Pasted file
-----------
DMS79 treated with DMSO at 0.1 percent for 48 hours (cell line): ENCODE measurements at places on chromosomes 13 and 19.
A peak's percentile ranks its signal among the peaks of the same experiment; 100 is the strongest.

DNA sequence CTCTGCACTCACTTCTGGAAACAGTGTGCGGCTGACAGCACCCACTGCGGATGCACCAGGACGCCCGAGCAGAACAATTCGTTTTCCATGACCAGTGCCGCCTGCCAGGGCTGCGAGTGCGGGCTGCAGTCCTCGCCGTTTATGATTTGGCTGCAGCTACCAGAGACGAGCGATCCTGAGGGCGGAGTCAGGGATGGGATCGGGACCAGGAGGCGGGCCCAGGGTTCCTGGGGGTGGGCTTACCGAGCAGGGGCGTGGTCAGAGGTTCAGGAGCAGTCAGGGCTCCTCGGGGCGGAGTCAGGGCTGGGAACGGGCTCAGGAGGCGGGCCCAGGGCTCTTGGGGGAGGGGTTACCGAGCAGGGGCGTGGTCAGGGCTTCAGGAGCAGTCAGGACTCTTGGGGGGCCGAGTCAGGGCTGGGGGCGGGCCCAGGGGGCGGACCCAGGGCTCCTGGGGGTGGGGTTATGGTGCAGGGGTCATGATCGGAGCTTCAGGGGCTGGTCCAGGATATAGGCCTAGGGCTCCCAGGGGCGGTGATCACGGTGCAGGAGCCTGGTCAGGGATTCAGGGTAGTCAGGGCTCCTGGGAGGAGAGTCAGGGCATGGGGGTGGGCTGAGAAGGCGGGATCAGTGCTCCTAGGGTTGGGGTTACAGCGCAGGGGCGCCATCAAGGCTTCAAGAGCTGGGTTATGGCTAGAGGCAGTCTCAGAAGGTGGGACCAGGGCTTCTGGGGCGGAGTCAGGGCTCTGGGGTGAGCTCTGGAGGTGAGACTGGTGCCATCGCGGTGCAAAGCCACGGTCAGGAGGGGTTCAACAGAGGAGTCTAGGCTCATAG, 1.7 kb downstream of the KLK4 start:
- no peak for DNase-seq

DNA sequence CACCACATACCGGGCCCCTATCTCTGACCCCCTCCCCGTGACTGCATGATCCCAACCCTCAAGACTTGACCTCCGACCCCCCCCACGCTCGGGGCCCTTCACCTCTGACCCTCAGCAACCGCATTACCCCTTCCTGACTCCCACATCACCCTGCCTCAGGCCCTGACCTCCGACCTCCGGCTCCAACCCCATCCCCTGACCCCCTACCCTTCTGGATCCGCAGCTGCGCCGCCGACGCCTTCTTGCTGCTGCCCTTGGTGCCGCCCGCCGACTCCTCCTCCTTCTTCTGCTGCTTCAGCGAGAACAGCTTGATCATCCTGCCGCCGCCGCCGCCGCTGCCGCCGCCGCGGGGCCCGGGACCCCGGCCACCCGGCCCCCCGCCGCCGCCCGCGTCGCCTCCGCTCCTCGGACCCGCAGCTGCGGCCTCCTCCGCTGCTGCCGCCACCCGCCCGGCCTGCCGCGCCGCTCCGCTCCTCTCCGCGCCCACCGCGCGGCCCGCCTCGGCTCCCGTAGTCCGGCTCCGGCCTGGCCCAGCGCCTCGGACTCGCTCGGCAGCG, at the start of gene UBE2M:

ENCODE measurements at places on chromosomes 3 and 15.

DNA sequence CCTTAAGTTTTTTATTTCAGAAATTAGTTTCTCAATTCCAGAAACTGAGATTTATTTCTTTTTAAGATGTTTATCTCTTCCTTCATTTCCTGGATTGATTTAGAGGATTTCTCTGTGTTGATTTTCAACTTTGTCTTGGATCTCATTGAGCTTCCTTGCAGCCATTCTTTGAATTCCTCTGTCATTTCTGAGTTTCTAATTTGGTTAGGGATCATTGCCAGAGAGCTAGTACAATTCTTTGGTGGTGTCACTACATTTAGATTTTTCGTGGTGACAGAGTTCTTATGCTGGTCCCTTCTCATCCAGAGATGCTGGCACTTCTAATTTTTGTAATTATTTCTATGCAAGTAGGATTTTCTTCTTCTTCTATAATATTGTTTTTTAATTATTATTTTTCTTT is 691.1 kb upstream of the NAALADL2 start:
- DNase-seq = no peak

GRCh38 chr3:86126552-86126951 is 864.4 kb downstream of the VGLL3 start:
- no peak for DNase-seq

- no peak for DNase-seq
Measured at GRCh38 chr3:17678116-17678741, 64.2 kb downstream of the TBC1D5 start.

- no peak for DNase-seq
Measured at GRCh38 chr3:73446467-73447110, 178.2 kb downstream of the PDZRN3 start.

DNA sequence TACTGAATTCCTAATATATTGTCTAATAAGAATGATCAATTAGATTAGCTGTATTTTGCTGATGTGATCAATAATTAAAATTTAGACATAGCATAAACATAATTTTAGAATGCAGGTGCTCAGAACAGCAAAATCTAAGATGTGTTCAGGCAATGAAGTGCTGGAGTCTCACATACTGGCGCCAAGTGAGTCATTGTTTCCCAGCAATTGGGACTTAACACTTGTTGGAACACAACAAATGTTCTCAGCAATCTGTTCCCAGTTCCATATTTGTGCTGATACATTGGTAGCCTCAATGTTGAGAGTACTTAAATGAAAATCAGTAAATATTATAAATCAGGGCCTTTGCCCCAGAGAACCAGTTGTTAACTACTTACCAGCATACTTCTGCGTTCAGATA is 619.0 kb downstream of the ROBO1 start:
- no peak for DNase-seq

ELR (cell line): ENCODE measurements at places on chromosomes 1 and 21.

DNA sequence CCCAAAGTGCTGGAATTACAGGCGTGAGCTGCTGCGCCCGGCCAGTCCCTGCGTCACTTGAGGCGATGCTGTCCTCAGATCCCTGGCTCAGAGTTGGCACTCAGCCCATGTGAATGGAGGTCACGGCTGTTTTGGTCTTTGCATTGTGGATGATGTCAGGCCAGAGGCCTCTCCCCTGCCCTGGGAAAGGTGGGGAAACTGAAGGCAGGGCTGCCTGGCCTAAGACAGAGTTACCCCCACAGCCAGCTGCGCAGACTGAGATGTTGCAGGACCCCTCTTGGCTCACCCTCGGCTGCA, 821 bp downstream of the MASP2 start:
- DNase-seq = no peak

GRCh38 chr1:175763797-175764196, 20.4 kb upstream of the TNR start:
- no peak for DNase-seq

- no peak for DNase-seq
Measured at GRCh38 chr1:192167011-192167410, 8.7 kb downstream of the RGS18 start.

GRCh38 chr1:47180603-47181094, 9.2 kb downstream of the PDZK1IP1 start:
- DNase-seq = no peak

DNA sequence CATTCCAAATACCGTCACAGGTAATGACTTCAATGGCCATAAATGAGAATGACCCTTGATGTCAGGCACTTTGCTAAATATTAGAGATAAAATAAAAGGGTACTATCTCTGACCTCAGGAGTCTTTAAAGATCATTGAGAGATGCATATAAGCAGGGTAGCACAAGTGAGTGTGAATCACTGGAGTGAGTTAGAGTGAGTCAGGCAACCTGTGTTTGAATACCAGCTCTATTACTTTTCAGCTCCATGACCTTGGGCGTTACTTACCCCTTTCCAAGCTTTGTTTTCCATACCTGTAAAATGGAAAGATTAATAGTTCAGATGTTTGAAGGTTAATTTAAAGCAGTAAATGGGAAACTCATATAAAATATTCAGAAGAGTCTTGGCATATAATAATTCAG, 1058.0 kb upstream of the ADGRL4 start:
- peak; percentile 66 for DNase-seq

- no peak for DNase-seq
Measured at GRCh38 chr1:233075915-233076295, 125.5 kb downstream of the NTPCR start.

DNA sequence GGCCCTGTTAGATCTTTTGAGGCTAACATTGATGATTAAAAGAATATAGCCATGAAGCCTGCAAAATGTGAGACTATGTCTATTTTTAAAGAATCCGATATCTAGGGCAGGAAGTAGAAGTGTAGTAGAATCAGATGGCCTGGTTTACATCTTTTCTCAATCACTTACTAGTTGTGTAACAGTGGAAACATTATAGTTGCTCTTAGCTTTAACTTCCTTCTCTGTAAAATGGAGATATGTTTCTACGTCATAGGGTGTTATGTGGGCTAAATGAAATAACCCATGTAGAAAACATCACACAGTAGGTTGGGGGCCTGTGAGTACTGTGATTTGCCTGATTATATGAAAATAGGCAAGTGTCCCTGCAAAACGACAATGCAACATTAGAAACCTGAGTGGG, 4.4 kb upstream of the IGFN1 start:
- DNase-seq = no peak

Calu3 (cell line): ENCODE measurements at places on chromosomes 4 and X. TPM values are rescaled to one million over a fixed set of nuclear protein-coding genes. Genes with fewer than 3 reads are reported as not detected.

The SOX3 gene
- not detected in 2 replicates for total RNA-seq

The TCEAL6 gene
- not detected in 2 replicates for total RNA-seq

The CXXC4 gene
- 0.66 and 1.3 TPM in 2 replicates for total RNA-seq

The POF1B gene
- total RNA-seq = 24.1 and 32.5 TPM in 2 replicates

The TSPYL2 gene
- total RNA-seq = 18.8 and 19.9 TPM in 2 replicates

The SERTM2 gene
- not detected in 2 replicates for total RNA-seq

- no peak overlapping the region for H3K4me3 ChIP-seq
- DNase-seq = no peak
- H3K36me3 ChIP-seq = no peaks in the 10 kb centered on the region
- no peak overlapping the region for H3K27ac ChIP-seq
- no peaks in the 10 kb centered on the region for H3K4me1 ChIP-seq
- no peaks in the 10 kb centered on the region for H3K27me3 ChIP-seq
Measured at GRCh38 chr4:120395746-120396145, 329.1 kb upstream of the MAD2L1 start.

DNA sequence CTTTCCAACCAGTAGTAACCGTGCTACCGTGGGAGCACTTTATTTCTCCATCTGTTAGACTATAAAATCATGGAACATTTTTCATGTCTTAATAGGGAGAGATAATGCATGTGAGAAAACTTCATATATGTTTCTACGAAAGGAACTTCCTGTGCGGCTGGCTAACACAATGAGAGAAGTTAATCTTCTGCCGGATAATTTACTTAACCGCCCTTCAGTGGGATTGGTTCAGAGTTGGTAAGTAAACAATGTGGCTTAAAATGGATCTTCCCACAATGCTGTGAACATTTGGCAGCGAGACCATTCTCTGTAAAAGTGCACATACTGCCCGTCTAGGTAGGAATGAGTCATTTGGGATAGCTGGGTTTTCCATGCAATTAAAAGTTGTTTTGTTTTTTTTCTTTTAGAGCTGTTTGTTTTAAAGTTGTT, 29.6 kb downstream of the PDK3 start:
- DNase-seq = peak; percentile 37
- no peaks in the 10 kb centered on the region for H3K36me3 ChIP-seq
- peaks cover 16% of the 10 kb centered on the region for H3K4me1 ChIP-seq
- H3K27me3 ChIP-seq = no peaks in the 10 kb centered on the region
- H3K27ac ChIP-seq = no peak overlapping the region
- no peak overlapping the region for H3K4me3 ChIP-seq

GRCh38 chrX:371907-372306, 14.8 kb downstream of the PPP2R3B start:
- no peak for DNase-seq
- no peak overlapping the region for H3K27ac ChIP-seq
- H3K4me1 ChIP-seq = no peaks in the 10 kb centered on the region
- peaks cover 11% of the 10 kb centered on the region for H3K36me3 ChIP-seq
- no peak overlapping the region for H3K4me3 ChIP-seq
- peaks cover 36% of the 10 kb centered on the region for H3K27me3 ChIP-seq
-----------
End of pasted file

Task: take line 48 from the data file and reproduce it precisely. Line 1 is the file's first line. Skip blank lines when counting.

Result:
- no peak overlapping the region for H3K27ac ChIP-seq